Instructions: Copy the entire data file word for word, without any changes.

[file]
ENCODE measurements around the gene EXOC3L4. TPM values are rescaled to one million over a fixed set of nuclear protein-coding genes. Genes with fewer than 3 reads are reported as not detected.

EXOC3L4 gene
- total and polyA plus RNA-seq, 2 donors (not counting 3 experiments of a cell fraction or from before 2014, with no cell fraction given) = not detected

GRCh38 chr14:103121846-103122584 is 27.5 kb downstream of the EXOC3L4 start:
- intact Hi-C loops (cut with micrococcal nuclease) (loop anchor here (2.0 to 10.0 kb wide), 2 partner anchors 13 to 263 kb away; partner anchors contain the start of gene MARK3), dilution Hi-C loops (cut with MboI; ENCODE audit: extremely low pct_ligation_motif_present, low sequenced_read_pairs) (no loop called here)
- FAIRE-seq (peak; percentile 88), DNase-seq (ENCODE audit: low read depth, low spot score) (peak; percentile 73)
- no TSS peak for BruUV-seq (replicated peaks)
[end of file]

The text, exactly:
ENCODE measurements around the gene EXOC3L4. TPM values are rescaled to one million over a fixed set of nuclear protein-coding genes. Genes with fewer than 3 reads are reported as not detected.

EXOC3L4 gene
- total and polyA plus RNA-seq, 2 donors (not counting 3 experiments of a cell fraction or from before 2014, with no cell fraction given) = not detected

GRCh38 chr14:103121846-103122584 is 27.5 kb downstream of the EXOC3L4 start:
- intact Hi-C loops (cut with micrococcal nuclease) (loop anchor here (2.0 to 10.0 kb wide), 2 partner anchors 13 to 263 kb away; partner anchors contain the start of gene MARK3), dilution Hi-C loops (cut with MboI; ENCODE audit: extremely low pct_ligation_motif_present, low sequenced_read_pairs) (no loop called here)
- FAIRE-seq (peak; percentile 88), DNase-seq (ENCODE audit: low read depth, low spot score) (peak; percentile 73)
- no TSS peak for BruUV-seq (replicated peaks)